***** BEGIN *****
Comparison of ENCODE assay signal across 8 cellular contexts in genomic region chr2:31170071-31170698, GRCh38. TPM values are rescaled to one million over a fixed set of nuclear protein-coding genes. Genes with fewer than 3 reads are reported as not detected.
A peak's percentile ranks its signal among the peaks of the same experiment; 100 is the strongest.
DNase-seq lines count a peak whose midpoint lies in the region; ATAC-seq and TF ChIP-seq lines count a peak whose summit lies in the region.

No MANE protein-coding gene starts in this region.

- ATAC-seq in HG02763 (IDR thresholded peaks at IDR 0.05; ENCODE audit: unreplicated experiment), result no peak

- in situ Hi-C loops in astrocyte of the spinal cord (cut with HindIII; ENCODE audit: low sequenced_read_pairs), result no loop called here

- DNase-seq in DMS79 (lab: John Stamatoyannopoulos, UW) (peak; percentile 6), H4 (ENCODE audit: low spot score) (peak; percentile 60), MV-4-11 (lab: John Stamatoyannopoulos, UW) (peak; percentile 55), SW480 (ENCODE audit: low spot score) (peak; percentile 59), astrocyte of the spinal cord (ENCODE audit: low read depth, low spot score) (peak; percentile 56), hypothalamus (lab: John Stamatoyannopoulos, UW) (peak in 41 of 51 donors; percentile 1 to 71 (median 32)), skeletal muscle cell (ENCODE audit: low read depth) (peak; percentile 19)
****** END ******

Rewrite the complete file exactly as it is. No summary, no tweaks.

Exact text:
Comparison of ENCODE assay signal across 8 cellular contexts in genomic region chr2:31170071-31170698, GRCh38. TPM values are rescaled to one million over a fixed set of nuclear protein-coding genes. Genes with fewer than 3 reads are reported as not detected.
A peak's percentile ranks its signal among the peaks of the same experiment; 100 is the strongest.
DNase-seq lines count a peak whose midpoint lies in the region; ATAC-seq and TF ChIP-seq lines count a peak whose summit lies in the region.

No MANE protein-coding gene starts in this region.

- ATAC-seq in HG02763 (IDR thresholded peaks at IDR 0.05; ENCODE audit: unreplicated experiment), result no peak

- in situ Hi-C loops in astrocyte of the spinal cord (cut with HindIII; ENCODE audit: low sequenced_read_pairs), result no loop called here

- DNase-seq in DMS79 (lab: John Stamatoyannopoulos, UW) (peak; percentile 6), H4 (ENCODE audit: low spot score) (peak; percentile 60), MV-4-11 (lab: John Stamatoyannopoulos, UW) (peak; percentile 55), SW480 (ENCODE audit: low spot score) (peak; percentile 59), astrocyte of the spinal cord (ENCODE audit: low read depth, low spot score) (peak; percentile 56), hypothalamus (lab: John Stamatoyannopoulos, UW) (peak in 41 of 51 donors; percentile 1 to 71 (median 32)), skeletal muscle cell (ENCODE audit: low read depth) (peak; percentile 19)